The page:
Duke attorneys seek dismissal of lawsuit against university
Posted April 12
Durham, N.C. — Attorneys representing Duke University faced a judge Tuesday and asked him to dismiss a lawsuit against the university.
Duke and Executive Vice President Tallman Trask are being sued by Shelvia Underwood, a parking attendant who claims Trask hit her with his car and called her by a racial slur in 2014.
Last week, several students camped out in protest inside the Allen Building, the school's main administrative building, demanding the firing of three administrators, including Trask, as well as a $15 minimum wage for all campus workers.
Those same students attended Tuesday's motion hearing.
"We are not going away," said Cindy Li.
Attorney Dan Hartzog said the university should not be a part of the suit.
"I'm not here to talk about whether or not Tallman Trask bumped into (Underwood) with his car, or whether or not he used a racial slur," Hartzog said. "That's between (Underwood) and Tallman Trask."
Underwood says the university and its police department conspired with Trask to cover up the incident, preventing a fair investigation into the matter.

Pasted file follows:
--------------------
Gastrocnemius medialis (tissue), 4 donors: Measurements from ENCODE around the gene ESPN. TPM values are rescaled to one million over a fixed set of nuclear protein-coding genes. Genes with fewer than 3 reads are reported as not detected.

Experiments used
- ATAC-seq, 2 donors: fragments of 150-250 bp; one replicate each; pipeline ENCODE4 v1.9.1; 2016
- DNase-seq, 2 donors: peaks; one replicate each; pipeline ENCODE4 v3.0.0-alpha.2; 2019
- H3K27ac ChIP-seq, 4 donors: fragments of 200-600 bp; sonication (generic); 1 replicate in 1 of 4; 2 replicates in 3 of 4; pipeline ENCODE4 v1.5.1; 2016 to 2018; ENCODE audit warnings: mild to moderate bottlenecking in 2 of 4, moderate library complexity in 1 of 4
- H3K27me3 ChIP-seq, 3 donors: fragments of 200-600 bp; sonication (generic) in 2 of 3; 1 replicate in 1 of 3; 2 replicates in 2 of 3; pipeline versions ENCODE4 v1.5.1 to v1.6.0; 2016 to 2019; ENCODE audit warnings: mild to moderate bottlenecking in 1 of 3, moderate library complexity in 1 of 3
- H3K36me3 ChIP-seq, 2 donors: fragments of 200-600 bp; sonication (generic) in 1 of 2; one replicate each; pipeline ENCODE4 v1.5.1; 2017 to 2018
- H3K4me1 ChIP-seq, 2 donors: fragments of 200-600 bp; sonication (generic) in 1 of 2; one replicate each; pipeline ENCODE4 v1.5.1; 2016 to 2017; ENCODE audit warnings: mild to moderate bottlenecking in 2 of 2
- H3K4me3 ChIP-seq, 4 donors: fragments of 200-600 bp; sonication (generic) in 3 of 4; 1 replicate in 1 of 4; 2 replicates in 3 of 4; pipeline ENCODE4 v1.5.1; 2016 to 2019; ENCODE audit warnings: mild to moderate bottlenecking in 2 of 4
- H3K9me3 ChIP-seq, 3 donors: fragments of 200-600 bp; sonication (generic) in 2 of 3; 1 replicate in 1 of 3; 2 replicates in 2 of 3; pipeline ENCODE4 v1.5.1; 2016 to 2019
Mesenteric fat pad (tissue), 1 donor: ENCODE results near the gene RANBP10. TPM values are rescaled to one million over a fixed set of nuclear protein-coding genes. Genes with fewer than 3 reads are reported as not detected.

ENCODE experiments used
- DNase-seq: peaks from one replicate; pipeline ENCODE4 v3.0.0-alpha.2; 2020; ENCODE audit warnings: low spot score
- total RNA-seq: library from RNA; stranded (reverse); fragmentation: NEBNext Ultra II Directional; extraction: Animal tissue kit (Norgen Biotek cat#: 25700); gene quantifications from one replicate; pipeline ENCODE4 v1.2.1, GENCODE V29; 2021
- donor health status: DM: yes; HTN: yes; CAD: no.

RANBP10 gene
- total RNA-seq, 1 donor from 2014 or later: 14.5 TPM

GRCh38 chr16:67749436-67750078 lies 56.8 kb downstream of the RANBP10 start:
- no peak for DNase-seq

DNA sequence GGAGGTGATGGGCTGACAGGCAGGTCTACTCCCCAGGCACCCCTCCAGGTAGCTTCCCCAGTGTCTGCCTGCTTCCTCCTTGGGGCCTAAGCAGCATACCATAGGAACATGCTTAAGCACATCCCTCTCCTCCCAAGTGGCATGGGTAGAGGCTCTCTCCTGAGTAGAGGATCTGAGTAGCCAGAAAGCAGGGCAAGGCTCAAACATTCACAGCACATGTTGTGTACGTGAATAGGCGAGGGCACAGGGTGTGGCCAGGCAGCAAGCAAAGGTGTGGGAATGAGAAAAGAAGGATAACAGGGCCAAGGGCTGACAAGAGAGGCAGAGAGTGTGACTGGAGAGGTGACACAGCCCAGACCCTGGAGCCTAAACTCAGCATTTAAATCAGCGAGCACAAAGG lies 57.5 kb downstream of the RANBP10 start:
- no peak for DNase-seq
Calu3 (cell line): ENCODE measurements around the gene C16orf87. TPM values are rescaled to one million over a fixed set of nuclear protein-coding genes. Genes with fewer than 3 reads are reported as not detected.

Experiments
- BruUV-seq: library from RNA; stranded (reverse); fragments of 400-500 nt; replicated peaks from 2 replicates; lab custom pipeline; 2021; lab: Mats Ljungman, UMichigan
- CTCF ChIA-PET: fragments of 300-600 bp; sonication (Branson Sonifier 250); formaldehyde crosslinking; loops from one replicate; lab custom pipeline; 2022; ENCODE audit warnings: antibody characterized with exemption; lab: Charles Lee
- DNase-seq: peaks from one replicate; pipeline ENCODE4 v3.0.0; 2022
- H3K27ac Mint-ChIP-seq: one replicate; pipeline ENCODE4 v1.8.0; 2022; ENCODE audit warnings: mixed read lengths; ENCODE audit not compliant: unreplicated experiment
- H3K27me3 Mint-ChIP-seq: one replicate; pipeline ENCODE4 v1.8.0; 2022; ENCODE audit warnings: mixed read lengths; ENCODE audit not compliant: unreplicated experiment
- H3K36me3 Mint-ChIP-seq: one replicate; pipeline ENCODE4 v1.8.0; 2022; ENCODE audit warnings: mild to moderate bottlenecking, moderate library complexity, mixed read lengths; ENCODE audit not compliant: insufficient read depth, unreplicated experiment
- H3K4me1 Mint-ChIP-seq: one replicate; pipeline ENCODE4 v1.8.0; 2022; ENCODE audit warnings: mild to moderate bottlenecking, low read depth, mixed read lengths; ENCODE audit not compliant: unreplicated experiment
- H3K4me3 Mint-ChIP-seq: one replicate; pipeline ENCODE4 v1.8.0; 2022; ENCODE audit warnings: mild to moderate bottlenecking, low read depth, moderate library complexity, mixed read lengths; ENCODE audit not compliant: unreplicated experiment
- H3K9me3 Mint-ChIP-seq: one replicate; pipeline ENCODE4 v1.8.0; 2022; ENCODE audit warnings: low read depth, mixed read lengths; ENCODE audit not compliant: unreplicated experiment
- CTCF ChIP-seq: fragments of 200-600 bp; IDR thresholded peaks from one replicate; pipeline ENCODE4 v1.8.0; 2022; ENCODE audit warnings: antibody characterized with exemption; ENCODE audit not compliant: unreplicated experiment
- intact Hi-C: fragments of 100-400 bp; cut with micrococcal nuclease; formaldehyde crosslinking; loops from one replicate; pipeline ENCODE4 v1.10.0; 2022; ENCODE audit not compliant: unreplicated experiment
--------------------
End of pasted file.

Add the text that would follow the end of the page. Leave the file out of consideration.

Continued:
"The lawsuit she has against Duke University is for two things - obstruction of justice and conspiracy to obstruct justice," Hartzog said.
He pointed out an agreement Underwood signed, saying the investigation could end if Trask apologized to Underwood, which he did.
"She signed the document. He apologized, and that should be the end of that discussion," Hartzog said.
Hartzog worked to make a clear distinction between Duke and Trask several times in court, but student protesters say they hope the university is not left off the hook.
"That distinction doesn't exist," Li said. "Tallman is the executive vice president."
A decision is expected to be made Wednesday.
Neither Trask nor Underwood was in court Tuesday.